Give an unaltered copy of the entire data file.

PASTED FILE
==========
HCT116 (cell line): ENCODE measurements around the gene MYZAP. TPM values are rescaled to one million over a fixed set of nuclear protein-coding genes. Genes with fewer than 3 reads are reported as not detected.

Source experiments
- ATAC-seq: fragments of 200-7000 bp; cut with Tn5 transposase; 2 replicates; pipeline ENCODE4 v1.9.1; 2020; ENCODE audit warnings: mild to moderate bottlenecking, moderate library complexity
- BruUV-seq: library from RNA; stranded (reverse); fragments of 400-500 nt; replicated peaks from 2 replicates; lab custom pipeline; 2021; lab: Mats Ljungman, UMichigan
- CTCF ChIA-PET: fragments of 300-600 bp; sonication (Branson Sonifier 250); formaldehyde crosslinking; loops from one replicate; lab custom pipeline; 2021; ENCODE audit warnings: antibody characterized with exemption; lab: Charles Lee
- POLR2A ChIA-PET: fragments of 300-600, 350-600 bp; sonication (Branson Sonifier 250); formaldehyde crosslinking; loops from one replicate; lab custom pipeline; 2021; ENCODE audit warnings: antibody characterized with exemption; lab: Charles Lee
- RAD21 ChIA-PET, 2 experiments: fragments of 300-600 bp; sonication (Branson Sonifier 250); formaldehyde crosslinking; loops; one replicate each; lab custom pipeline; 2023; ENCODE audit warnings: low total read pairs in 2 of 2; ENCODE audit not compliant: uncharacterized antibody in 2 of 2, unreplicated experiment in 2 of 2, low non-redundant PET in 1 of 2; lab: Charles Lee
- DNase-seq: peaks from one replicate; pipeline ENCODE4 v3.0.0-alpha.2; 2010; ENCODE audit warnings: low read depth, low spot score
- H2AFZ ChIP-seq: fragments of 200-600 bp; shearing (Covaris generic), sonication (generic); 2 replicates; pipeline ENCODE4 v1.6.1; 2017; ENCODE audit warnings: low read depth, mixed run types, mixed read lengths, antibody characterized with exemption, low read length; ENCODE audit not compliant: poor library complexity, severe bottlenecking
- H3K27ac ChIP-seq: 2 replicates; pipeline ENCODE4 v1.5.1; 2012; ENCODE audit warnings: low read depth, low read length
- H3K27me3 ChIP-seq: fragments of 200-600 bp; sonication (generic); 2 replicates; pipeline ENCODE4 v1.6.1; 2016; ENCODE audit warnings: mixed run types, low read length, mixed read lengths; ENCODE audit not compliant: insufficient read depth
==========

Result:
HCT116 (cell line): ENCODE measurements around the gene MYZAP. TPM values are rescaled to one million over a fixed set of nuclear protein-coding genes. Genes with fewer than 3 reads are reported as not detected.

Source experiments
- ATAC-seq: fragments of 200-7000 bp; cut with Tn5 transposase; 2 replicates; pipeline ENCODE4 v1.9.1; 2020; ENCODE audit warnings: mild to moderate bottlenecking, moderate library complexity
- BruUV-seq: library from RNA; stranded (reverse); fragments of 400-500 nt; replicated peaks from 2 replicates; lab custom pipeline; 2021; lab: Mats Ljungman, UMichigan
- CTCF ChIA-PET: fragments of 300-600 bp; sonication (Branson Sonifier 250); formaldehyde crosslinking; loops from one replicate; lab custom pipeline; 2021; ENCODE audit warnings: antibody characterized with exemption; lab: Charles Lee
- POLR2A ChIA-PET: fragments of 300-600, 350-600 bp; sonication (Branson Sonifier 250); formaldehyde crosslinking; loops from one replicate; lab custom pipeline; 2021; ENCODE audit warnings: antibody characterized with exemption; lab: Charles Lee
- RAD21 ChIA-PET, 2 experiments: fragments of 300-600 bp; sonication (Branson Sonifier 250); formaldehyde crosslinking; loops; one replicate each; lab custom pipeline; 2023; ENCODE audit warnings: low total read pairs in 2 of 2; ENCODE audit not compliant: uncharacterized antibody in 2 of 2, unreplicated experiment in 2 of 2, low non-redundant PET in 1 of 2; lab: Charles Lee
- DNase-seq: peaks from one replicate; pipeline ENCODE4 v3.0.0-alpha.2; 2010; ENCODE audit warnings: low read depth, low spot score
- H2AFZ ChIP-seq: fragments of 200-600 bp; shearing (Covaris generic), sonication (generic); 2 replicates; pipeline ENCODE4 v1.6.1; 2017; ENCODE audit warnings: low read depth, mixed run types, mixed read lengths, antibody characterized with exemption, low read length; ENCODE audit not compliant: poor library complexity, severe bottlenecking
- H3K27ac ChIP-seq: 2 replicates; pipeline ENCODE4 v1.5.1; 2012; ENCODE audit warnings: low read depth, low read length
- H3K27me3 ChIP-seq: fragments of 200-600 bp; sonication (generic); 2 replicates; pipeline ENCODE4 v1.6.1; 2016; ENCODE audit warnings: mixed run types, low read length, mixed read lengths; ENCODE audit not compliant: insufficient read depth